Prepaid-wireless carrier MetroPCS has turned to Ericsson and Samsung to provide the handsets for the LTE-CDMA 4G network it plans to launch next year, MetroPCS said Tuesday. Executives also disclosed at an industry event that they will pursue an aggressive cord-cutting marketing strategy -- telling consumers they will receive broadband service comparable to their fixed-line service -- to promote its 4G network.
Information technology workers spend much of their time trying to protect operating systems from cyberattacks, but it turns out that desktop applications and Web sites are more vulnerable, according to a report by the SANS Institute. More than 90% of enterprise computers run unsecured versions of common desktop software, such as Adobe's Acrobat, yet IT departments tend to patch operating systems twice as quickly.
For many businesses, the iPhone is not quite ready for prime time, Chris Dannen writes. The device's applications offer few options for users who want to share and collaborate on files. Offering a peek at how things might be changing, collaboration-software firm Box has released an application programming interface that extends its system to the iPhone for custom applications.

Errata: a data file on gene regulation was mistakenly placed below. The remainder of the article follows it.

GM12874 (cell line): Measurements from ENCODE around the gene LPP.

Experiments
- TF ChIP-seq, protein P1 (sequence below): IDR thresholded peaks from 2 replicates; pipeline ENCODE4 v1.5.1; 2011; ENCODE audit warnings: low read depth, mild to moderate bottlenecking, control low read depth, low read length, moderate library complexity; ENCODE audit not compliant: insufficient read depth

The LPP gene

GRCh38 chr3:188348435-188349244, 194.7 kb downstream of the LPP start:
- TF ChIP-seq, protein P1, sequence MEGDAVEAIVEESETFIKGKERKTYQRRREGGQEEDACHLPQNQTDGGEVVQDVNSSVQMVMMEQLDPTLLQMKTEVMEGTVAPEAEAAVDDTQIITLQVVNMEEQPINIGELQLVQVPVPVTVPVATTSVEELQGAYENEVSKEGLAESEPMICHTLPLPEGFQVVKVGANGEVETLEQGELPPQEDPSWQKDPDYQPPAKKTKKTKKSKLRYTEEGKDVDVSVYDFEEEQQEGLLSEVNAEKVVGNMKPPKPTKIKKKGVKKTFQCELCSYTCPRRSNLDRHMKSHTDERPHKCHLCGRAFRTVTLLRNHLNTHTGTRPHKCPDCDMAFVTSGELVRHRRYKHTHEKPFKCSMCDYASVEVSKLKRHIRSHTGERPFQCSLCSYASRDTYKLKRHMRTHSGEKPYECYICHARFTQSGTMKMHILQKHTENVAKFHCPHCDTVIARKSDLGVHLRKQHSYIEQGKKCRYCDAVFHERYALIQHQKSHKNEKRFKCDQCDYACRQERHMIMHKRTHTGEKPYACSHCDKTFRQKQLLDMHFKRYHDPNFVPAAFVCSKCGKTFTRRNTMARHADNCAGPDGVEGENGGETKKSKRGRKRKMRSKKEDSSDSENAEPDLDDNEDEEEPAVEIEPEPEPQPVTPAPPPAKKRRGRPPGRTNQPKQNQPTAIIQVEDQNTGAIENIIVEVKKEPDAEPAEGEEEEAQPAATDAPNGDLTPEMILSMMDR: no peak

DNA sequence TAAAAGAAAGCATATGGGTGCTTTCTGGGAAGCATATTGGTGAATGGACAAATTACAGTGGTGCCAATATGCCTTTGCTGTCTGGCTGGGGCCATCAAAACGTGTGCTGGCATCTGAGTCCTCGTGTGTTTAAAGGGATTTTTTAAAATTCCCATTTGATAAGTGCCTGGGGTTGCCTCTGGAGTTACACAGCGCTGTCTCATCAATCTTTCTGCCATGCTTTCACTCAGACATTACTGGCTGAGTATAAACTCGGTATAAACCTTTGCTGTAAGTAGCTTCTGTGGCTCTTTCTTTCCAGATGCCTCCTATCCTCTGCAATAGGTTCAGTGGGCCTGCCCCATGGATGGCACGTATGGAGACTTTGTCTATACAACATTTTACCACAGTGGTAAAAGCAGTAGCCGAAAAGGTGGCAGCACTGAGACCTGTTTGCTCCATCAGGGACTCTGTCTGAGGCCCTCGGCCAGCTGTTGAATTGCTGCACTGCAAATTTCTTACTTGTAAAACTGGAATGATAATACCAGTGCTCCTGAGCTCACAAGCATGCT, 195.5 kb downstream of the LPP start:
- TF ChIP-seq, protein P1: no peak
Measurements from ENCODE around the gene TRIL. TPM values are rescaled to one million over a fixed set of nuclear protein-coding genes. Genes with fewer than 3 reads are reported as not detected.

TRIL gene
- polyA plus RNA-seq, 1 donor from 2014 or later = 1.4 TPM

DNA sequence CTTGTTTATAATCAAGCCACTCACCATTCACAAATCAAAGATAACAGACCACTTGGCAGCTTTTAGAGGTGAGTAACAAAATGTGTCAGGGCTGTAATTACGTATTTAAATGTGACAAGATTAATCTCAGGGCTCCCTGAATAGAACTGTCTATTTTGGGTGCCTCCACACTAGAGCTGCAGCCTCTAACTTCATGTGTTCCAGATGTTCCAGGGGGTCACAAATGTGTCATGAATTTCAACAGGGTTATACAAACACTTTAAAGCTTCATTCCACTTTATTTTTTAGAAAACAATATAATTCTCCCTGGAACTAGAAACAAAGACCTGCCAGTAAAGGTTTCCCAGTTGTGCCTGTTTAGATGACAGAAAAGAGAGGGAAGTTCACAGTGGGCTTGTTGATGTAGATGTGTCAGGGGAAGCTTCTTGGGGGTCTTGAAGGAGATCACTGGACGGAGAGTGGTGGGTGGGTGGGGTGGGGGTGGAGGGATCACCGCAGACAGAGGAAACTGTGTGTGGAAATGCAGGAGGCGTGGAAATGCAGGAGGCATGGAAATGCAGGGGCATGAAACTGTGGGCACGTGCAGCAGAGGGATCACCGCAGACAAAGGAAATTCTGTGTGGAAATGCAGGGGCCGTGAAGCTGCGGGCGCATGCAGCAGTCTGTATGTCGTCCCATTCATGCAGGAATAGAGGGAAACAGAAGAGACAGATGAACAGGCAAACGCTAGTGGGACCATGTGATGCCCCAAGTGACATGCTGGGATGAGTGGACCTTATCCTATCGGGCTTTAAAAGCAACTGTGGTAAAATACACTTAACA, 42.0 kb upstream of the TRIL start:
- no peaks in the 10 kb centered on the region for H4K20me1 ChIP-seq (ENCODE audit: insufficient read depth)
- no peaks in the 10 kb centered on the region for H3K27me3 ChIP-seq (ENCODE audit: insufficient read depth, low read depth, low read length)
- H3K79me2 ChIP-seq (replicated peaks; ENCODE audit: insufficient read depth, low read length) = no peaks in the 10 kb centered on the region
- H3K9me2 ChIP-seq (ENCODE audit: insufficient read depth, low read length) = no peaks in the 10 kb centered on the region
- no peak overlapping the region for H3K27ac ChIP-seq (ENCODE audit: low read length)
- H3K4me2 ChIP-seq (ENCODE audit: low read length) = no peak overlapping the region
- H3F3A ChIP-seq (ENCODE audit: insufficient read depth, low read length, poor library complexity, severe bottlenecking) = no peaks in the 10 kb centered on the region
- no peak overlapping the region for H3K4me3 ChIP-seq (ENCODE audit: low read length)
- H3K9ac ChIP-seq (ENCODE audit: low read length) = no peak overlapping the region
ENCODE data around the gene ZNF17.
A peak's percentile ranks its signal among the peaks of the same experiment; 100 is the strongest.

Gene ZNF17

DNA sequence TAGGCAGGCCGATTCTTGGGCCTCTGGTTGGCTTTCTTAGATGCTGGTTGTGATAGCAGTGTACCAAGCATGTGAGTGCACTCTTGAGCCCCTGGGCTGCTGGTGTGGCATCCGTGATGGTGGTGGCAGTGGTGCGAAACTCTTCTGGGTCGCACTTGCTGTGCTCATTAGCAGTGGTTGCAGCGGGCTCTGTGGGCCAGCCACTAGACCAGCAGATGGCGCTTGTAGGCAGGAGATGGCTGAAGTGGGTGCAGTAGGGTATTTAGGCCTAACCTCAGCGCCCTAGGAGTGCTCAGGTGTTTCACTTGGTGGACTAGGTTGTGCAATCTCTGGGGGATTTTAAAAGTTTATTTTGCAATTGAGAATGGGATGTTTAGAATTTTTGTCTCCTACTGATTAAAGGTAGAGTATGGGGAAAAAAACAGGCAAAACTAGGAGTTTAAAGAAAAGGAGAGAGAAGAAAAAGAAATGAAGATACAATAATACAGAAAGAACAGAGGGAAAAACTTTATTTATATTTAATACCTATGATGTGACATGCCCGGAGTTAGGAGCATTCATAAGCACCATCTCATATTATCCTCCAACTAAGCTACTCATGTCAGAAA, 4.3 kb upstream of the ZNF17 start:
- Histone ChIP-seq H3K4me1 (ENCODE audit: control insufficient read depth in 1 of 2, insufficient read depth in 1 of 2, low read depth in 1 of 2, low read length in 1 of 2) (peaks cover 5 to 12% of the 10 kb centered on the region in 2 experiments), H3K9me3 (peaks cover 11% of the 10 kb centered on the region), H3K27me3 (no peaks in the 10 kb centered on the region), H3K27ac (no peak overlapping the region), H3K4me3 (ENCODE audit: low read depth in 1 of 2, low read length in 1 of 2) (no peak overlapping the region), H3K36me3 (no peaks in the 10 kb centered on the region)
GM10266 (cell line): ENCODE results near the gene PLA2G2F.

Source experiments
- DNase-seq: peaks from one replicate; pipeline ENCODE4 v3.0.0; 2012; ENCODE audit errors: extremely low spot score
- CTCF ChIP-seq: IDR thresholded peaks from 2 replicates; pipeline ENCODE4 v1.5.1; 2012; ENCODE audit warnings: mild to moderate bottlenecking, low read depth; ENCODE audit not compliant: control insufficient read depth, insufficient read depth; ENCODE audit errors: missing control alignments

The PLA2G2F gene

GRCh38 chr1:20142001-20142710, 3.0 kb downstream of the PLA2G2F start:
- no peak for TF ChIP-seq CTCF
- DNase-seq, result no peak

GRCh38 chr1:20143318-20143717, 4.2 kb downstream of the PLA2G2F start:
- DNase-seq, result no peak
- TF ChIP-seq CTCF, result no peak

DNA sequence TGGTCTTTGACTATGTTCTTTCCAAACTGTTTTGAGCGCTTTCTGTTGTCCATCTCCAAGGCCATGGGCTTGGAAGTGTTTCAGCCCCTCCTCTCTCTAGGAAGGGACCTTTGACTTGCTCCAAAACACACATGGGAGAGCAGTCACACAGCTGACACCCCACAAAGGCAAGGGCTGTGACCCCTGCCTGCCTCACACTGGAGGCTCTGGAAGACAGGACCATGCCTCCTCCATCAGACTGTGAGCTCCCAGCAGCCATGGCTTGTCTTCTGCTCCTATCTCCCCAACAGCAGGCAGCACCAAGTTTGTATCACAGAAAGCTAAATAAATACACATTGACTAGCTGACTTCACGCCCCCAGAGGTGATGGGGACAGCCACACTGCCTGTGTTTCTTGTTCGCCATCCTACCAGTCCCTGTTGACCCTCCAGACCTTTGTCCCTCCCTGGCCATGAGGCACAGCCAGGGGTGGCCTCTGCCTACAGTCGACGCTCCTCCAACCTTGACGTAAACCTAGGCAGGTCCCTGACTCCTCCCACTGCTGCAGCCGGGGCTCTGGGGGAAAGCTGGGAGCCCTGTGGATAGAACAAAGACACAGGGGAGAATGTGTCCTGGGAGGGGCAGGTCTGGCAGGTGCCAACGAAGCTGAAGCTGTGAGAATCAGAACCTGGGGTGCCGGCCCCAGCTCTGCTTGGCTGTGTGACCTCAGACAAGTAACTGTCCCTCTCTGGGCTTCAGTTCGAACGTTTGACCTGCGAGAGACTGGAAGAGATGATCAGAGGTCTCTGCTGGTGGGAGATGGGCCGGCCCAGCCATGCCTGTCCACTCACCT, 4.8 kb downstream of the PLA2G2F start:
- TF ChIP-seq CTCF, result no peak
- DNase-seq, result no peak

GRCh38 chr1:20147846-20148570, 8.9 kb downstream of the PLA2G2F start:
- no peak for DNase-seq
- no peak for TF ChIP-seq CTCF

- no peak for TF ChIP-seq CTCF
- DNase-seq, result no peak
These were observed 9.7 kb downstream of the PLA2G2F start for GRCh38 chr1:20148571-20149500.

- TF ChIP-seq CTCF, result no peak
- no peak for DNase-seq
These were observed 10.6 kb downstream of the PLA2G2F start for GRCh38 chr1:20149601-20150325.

The federal government is increasingly purchasing off-the-shelf equipment and commercial services in order to give more employees the benefits of mobile-communications tools. Proprietary technologies and networks were considered cost-effective when only top officials carried wireless devices, but as more workers use them to improve efficiency and effectiveness, commercial offerings are seen as the better choice.
AT&T will proceed to installing LTE-based 4G technology once the carrier completes its current round of HSPA-based 3G improvements, Senior Vice President Kris Rinne said at an industry event Tuesday. The comments seemed to rule out a major role for so-called evolved HSPA -- or HSPA+ -- in the carrier's upgrades. AT&T plans a broad LTE launch in 2011.